Disclaimer: this is not really a direct answer, but rather a series of questions and suggestions that are too long for a comment.
First Question: Do you have control over both ends of the protocol, e.g. can you choose the checksum algorithm by means of either yourself or a coworker controlling the code on the other end?
If YES to question #1:
You need to evaluate why you need the checksum, what checksum is appropriate, and the consequences of receiving a corrupt message with a valid checksum (which factors into both the what & why).
What is your transmission medium, protocol, bitrate, etc? Are you expecting/observing bit errors? So for example, with SPI or I2C from one chip to another on the same board, if you have bit errors, it's probably the HW engineers fault or you need to slow the clock rate, or both. A checksum can't hurt, but shouldn't really be necessary. On the other hand, with an infrared signal in a noisy environment, and you'll have a much higher probability of error.
Consequences of a bad message is always the most important question here. So if you're writing the controller for digital room thermometer and sending a message to update the display 10x a second, one bad value ever 1000 messages has very little if any real harm. No checksum or a weak checksum should be fine.
If these 6 bytes fire a missile, set the position of a robotic scalpel, or cause the transfer of money, you better be damn sure you have the right checksum, and may even want to look into a cryptographic hash (which may require more RAM than you have).
For in-between stuff, with noticeable detriment to performance/satisfaction with the product, but no real harm, its your call. For example, a TV that occasionally changes the volume instead of the channel could annoy the hell out of customers--more so than simply dropping the command if a good CRC detects an error, but if you're in the business of making cheap/knock-off TVs that might be OK if it gets product to market faster.
So what checksum do you need?
If either or both ends have HW support for a checksum built into the peripheral (fairly common in SPI for example), that might be a wise choice. Then it becomes more or less free to calculate.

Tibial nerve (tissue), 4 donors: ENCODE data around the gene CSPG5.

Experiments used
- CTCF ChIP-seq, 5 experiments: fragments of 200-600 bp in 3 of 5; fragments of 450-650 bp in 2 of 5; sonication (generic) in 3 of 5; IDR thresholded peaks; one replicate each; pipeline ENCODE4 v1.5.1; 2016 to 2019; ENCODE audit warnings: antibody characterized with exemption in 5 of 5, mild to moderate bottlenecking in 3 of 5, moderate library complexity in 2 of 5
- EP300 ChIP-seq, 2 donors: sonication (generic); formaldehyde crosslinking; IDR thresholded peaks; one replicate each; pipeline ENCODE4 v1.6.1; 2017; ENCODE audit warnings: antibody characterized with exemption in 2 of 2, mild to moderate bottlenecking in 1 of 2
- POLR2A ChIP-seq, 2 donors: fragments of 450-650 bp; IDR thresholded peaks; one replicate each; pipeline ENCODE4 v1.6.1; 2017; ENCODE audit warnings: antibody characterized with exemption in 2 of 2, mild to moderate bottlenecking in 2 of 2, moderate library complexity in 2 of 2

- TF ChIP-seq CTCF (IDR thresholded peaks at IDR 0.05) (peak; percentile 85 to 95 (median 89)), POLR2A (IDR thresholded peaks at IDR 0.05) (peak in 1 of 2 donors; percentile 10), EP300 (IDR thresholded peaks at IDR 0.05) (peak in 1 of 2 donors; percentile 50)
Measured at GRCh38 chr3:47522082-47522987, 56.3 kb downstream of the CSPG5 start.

An LRC, as suggested by vulkanino's answer, is the simplest algorithm.
Wikipedia has some decent info on how/why to choose a polynomial if you really need a CRC:
If NO to question #1:
What CRC algorithm/polynomial does the other end require? That's what you're stuck with, but telling us might get you a better/more complete answer.
Thoughts on implementation:
Most of the algorithms are pretty light-weight in terms of RAM/registers, requiring only a couple extra bytes. In general, a function will result in better, cleaner, more readable, debugger-friendly code.
You should think of the macro solution as an optimization trick, and like all optimization tricks, jumping to them to early can be a waste of development time and a cause of more problems than it's worth.
Using a macro also has some strange implications you may not have considered yet:
You are aware that the preprocessor can only do the calculation if all the bytes in a message are fixed at compile time, right? If you have a variable in there, the compiler has to generate code. Without a function, that code will be inlined every time it's used (yes, that could mean lots of ROM usage). If all the bytes are variable, that code might be worse than just writing the function in C. Or with a good compiler, it might be better. Tough to say for certain. On the other hand, if a different number of bytes are variable depending on the message being sent, you might end up with several versions of the code, each optimized for that particular usage.